The Biobehavioral Effects of Stress Related to Fear and Anxiety in Domestic Canines

Open Access
Dreschel, Nancy Ann
Graduate Program:
Biobehavioral Health
Doctor of Philosophy
Document Type:
Date of Defense:
April 10, 2007
Committee Members:
  • Douglas A Granger, Committee Chair/Co-Chair
  • Elizabeth Susman, Committee Member
  • David R Johnson, Committee Member
  • Laura Klein, Committee Member
  • lifespan
  • salivary cortisol
  • stress
  • animal behavior
  • measurement
  • canine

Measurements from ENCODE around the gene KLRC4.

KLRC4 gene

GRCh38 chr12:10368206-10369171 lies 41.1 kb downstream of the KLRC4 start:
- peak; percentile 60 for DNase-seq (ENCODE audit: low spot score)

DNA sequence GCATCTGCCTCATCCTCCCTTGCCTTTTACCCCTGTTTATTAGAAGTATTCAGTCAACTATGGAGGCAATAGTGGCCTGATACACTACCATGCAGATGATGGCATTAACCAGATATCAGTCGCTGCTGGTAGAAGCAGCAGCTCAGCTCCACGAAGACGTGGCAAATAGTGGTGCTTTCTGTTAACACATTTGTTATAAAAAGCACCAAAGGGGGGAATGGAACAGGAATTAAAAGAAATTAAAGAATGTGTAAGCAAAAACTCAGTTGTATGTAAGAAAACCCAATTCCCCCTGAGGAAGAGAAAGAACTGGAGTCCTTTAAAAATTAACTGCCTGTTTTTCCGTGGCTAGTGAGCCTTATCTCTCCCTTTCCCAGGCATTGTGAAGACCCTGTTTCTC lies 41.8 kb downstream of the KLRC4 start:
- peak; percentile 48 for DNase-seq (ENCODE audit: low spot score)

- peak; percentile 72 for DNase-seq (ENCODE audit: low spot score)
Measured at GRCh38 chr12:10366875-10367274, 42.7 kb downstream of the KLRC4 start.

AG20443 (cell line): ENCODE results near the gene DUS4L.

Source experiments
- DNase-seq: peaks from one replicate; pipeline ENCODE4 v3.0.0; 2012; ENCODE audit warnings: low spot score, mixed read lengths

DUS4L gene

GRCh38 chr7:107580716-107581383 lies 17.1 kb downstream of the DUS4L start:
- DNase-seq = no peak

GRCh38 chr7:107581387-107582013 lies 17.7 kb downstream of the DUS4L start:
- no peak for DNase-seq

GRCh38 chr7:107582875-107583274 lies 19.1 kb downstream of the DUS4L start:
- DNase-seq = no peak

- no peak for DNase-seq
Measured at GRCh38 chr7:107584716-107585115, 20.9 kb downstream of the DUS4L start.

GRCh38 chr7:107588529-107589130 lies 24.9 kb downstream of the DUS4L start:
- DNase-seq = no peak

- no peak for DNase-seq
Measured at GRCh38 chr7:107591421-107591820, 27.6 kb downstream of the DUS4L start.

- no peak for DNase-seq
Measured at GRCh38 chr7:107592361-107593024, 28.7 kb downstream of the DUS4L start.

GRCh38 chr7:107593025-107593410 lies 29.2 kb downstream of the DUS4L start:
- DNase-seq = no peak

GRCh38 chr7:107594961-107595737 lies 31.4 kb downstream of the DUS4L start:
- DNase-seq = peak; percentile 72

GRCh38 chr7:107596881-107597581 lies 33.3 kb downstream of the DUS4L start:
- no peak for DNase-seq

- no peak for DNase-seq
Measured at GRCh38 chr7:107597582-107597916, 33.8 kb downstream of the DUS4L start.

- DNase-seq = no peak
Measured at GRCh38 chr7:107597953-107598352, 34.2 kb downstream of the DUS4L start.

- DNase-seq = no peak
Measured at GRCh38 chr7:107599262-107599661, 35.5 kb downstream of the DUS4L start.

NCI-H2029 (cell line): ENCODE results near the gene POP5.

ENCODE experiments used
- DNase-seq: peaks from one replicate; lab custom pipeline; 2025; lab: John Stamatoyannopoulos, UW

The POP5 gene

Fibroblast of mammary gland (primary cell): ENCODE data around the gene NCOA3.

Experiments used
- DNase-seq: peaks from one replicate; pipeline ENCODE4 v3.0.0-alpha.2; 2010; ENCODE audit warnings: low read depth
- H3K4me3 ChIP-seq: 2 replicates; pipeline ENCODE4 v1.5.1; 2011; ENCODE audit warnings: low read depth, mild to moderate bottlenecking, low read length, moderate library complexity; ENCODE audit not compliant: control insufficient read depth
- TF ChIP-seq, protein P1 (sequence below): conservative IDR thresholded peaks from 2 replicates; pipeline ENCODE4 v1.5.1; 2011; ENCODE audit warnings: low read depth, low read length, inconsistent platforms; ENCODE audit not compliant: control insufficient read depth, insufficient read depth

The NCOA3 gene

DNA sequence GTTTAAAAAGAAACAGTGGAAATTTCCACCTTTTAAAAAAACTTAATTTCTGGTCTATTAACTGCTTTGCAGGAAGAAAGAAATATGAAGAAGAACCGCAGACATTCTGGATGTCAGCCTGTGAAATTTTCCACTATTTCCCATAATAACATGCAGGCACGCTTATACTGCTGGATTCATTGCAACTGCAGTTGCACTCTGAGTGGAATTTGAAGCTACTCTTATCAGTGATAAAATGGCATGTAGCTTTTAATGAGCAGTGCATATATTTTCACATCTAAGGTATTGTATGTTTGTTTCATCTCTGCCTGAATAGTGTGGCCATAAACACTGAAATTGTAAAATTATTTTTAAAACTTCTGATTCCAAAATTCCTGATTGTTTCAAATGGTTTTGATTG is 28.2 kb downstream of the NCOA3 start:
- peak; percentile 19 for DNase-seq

Fear and anxiety in dogs are common causes of a variety of behavioral disorders that affect the lives of dogs themselves, as well as those who live and work with them. This dissertation explores the biobehavioral stress response of fear and anxiety in the domestic dog. While it is known that these problems have profound effects on dogs’ interactions with their human companions, the effect on their physical well-being is less well studied. In all species, a physiological stress response occurs following exposure to a fear or anxiety -provoking stimulus. This stress response is thought to have both short and long-term effects on health and lifespan of the individual. Salivary cortisol as a measure of the stress response has been used in humans and other species, but factors related to collection methods, ability to collect saliva in diverse environments and under different situations, and the use of other salivary measures has not been well described for the canine species. A series of studies show that saliva can be easily collected in the home, kennel, and veterinary environments by pet owners, veterinary assistants, veterinarians, and behavior researchers. The materials and techniques used in the collection of saliva do influence the amount of saliva that can be retrieved as well as the final cortisol measurement. Cotton rope and hydrocellulose sorbettes can both be used with limited effect on cortisol concentration, and citric acid in small amounts is unlikely to have an effect on cortisol measurement, while increasing the volume of saliva collected. However, the use of beef-flavoring to enhance saliva collection in dogs is shown to introduce unpredictable error in salivary cortisol measurement. The physiological and behavioral effects of fear in dogs are described in a study of dogs and their owners’ reactions to a thunderstorm recording. It is shown that dogs have significant and long-lasting adrenal stimulation, as measured by salivary cortisol, following exposure to a known stimulus. These effects are compared to their behavioral response as well as to the behavioral and physiological response of their owners. Interestingly, owners’ responses to their dogs’ stress are not related to the amount of change seen in their dogs’ biobehavioral responses. An epidemiological survey of previous dog owners examines the long-term health and lifespan consequences of being a fearful or anxious dog. It is shown that certain fears and anxieties are prevalent in the domestic canine population and that there are prominent breed predispositions to particular behaviors that may have genetic components. These tendencies towards fear and anxiety are associated with specific health and lifespan consequences, including an increased severity and frequency of skin disorders in dogs with non-social fear and separation anxiety and a shortened lifespan in those dogs that are more fearful of strangers. Suggestions for further research into the measurement and role of fear, anxiety and other behavioral disorders in dogs are offered. This research has implications for both pet animals and working dogs, and offers a model for human fear and anxiety.